Paragraph is a group of sentences dealing with on topic. You learned many years ago to recognize paragraph because the first line is indented a few spaces from the left margin. Indentation is the visual signal that a new idea is about to be discussed. A well-written paragraph also has three internal characteristics: unity, coherence, and development.
Unity means that only one idea is discussed in the paragraph.
Coherence means that the sentences are arranged logically and are connected by the use of transitions, pronouns, and the repetition of important words.
Development means that enough specific information is given so that the idea is completely understandable.
There are different kinds of paragraphs, but most that you will write in school are called expository paragraphs. The root word from which the adjective expository is formed is expose, so expository writing exposes, or makes clear and explains. You, then, will be asked to write an idea about a topic (a topic
sentence) and then to explain your idea. The other sentences in the paragraph (illustration sentences) will give details to help readers understand the main idea. Because writers must use enough details to develop an idea, expository paragraphs are usually several sentences long.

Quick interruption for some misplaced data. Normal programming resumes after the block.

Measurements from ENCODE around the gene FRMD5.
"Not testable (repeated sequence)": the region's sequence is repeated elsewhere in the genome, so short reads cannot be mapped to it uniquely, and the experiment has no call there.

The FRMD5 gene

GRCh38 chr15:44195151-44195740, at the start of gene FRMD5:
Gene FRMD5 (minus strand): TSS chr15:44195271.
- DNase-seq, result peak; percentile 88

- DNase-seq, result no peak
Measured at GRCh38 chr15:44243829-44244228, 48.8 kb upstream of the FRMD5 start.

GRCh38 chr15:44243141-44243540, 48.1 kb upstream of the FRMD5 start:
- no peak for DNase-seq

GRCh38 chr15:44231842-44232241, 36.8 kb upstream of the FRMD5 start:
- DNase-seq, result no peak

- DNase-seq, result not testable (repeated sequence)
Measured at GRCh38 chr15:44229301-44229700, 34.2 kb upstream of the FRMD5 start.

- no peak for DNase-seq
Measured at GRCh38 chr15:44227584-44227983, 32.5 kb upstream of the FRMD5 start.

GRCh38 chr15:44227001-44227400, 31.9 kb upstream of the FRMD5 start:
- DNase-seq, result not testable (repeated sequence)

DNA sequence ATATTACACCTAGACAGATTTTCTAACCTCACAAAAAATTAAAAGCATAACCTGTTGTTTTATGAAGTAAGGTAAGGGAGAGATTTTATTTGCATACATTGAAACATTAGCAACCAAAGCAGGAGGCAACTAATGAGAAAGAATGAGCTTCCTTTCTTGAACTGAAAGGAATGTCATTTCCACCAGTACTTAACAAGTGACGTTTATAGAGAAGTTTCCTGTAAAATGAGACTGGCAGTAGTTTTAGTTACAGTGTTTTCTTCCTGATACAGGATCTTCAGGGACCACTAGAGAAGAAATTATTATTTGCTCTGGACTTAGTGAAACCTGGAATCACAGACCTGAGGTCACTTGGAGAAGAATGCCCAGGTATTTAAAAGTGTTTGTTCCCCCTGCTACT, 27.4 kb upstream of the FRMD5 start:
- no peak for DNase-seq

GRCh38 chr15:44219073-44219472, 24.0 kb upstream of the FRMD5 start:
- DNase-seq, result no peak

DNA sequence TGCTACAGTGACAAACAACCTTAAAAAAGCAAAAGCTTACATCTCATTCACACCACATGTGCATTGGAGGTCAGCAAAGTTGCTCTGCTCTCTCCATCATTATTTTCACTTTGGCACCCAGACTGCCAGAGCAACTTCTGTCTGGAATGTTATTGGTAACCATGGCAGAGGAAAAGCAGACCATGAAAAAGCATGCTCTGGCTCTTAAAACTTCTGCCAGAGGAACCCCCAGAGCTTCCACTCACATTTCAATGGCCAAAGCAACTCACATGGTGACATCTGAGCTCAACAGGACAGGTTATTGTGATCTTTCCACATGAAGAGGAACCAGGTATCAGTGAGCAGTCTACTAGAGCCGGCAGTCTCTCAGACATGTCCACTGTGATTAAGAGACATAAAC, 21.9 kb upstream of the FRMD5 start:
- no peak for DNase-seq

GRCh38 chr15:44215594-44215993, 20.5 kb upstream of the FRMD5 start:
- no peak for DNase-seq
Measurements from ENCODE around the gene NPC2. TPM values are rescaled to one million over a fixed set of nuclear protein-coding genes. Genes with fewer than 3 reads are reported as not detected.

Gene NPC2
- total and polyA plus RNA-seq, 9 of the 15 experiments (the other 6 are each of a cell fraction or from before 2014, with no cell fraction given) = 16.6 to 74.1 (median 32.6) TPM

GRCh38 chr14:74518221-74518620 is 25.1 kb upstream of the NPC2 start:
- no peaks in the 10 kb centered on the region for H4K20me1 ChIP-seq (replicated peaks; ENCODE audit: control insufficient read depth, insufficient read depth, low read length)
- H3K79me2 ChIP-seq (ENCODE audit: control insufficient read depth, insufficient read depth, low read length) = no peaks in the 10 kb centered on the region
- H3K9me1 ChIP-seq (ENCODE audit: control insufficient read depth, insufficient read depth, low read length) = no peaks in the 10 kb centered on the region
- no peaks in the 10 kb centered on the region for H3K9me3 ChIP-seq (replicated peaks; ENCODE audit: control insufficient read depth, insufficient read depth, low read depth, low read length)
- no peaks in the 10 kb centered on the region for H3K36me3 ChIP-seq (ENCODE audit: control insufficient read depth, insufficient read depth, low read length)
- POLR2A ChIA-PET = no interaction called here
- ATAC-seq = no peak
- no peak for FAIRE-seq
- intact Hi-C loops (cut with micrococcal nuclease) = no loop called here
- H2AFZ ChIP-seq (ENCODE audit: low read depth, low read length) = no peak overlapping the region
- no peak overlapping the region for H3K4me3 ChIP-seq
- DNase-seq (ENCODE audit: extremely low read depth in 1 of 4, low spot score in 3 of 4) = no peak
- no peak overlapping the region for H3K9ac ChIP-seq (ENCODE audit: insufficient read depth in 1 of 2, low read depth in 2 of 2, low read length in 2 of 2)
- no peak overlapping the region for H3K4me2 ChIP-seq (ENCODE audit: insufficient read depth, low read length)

The TRI Paragraph
Pattern is a model or plan you use to build or put something together. If you sew, for example, you may use a sewing pattern, cutting your material according to outlines and sewing the material together according instructions. Although there are many ways to develop an idea, one way is to follow a pattern in a paragraph call Topic-Restriction-Illustration, or TRI.
The topic of TRI is a sentence that states the topic, or the main idea, of the paragraph. Restrictions are sentences that limit the topic by making the subject narrower or more focused than it was in the topic sentence. Illustrations are sentences that explain the topic and show something specific about it by-giving examples, including details, presenting facts, or using figures.
The TI Paragraph
Not all paragraphs are built according to the topic-restriction-illustration plan. One way to change the pattern is to begin with a topic sentence and then follow immediately with illustration sentences.
Using Examples to Develop Paragraphs
Illustration sentences, as you have learned, are used to explain the topic. One kind of illustration is the example. An example is one item taken from a larger group or concept. The blue chair in your living room is an example of the furniture in your house. Smog is an example of pollution. The smile on Jim’s face when he receives a bicycle for his birthday is an example of happiness.
Using Facts to Develop Paragraphs
Ideas may be explained in different ways, but readers are more likely to understand your idea if you use facts in your development or illustration sentences. A fact is something that can be proven true. Facts can be checked and verified. It is a fact that John F. Kennedy was the President of the United States from 1961 to 1963. You can verify this fact in many ways. For example, you can talk to people who knew John Kennedy, you can see and hear him on videotape, and you can read about him in books and magazines.